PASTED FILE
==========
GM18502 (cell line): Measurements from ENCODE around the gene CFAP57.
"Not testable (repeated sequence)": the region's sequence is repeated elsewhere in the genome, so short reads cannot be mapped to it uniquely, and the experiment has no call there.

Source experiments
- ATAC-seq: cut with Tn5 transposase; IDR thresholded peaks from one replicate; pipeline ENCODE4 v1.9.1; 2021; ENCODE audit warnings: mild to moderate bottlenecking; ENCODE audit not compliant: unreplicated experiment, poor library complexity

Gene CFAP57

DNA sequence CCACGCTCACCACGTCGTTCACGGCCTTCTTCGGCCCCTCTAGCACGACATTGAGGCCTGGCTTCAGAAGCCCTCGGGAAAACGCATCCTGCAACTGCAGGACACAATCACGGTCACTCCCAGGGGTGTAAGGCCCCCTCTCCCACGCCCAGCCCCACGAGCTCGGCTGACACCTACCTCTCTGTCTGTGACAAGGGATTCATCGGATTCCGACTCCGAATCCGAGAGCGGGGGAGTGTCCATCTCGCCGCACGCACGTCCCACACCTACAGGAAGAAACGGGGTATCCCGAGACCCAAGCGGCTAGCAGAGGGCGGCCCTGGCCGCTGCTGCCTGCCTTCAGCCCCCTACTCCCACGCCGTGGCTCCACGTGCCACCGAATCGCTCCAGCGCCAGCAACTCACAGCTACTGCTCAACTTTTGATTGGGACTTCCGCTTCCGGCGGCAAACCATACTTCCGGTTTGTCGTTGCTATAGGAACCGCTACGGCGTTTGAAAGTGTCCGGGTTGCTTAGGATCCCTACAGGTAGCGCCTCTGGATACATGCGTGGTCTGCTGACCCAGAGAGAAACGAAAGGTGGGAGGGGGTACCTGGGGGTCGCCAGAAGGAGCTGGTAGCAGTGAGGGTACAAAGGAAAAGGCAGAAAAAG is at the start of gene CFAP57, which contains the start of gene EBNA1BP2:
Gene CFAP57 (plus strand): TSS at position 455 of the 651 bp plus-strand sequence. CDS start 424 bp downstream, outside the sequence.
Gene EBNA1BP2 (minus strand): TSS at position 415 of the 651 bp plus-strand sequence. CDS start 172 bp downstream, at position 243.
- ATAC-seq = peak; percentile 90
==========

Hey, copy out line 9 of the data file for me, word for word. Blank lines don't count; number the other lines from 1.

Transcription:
- ATAC-seq = peak; percentile 90